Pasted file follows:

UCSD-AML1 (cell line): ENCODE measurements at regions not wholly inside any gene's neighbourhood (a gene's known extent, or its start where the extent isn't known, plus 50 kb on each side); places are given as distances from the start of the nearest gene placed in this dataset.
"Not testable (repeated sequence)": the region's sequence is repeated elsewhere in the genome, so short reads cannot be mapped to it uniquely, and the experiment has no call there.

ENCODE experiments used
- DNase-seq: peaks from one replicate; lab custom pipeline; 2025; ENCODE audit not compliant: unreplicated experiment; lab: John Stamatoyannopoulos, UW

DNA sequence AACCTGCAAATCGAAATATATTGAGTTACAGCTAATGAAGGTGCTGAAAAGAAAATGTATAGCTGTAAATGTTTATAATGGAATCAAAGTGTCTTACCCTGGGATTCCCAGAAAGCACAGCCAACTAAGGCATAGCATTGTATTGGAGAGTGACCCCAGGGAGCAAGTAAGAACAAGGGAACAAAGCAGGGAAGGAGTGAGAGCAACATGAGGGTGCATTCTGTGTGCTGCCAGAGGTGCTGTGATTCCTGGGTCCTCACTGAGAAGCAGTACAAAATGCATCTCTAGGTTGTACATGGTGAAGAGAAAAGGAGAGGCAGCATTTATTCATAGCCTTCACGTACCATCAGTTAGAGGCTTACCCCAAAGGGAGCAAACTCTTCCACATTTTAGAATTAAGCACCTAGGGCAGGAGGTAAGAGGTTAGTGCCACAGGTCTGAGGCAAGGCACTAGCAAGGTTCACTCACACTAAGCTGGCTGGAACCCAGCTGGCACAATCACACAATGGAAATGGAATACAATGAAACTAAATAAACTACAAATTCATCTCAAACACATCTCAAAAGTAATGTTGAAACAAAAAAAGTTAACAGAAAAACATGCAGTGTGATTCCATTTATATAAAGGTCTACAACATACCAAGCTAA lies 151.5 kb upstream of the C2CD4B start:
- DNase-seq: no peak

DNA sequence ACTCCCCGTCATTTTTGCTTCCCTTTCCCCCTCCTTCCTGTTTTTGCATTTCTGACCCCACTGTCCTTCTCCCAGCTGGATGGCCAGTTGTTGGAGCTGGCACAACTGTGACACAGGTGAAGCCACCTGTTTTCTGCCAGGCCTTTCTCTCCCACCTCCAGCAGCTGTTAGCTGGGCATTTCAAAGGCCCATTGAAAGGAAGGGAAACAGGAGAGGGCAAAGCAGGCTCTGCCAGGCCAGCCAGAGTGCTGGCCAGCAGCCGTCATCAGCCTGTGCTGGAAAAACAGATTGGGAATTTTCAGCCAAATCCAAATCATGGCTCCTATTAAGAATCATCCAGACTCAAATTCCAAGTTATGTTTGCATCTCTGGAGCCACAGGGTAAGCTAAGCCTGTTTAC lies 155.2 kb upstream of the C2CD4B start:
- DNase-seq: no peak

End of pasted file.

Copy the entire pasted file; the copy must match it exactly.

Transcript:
UCSD-AML1 (cell line): ENCODE measurements at regions not wholly inside any gene's neighbourhood (a gene's known extent, or its start where the extent isn't known, plus 50 kb on each side); places are given as distances from the start of the nearest gene placed in this dataset.
"Not testable (repeated sequence)": the region's sequence is repeated elsewhere in the genome, so short reads cannot be mapped to it uniquely, and the experiment has no call there.

ENCODE experiments used
- DNase-seq: peaks from one replicate; lab custom pipeline; 2025; ENCODE audit not compliant: unreplicated experiment; lab: John Stamatoyannopoulos, UW

DNA sequence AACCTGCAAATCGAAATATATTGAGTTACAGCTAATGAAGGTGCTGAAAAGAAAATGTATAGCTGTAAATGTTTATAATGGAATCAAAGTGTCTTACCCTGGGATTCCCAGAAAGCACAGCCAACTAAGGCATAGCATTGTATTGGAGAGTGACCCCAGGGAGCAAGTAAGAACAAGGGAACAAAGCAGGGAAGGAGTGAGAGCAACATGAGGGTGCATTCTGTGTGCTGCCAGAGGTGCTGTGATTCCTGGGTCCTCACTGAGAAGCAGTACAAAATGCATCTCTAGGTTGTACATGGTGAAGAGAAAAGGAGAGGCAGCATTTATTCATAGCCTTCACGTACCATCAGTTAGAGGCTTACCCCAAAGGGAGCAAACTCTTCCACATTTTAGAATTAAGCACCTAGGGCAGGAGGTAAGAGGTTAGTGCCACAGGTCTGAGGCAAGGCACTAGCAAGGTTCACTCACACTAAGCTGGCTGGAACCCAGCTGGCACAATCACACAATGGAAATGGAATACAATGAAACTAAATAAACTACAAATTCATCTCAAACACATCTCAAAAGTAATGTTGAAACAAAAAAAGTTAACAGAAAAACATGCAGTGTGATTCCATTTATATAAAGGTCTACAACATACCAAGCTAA lies 151.5 kb upstream of the C2CD4B start:
- DNase-seq: no peak

DNA sequence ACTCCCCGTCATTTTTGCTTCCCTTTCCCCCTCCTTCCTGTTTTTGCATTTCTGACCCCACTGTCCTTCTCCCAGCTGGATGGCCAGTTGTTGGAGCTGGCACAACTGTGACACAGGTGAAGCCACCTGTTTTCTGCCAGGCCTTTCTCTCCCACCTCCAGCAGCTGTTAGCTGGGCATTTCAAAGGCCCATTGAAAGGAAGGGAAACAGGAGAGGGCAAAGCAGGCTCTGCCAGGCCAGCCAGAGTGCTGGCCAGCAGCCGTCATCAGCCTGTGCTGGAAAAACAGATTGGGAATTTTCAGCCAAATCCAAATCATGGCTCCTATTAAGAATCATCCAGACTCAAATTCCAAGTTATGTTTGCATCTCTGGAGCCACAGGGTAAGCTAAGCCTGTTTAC lies 155.2 kb upstream of the C2CD4B start:
- DNase-seq: no peak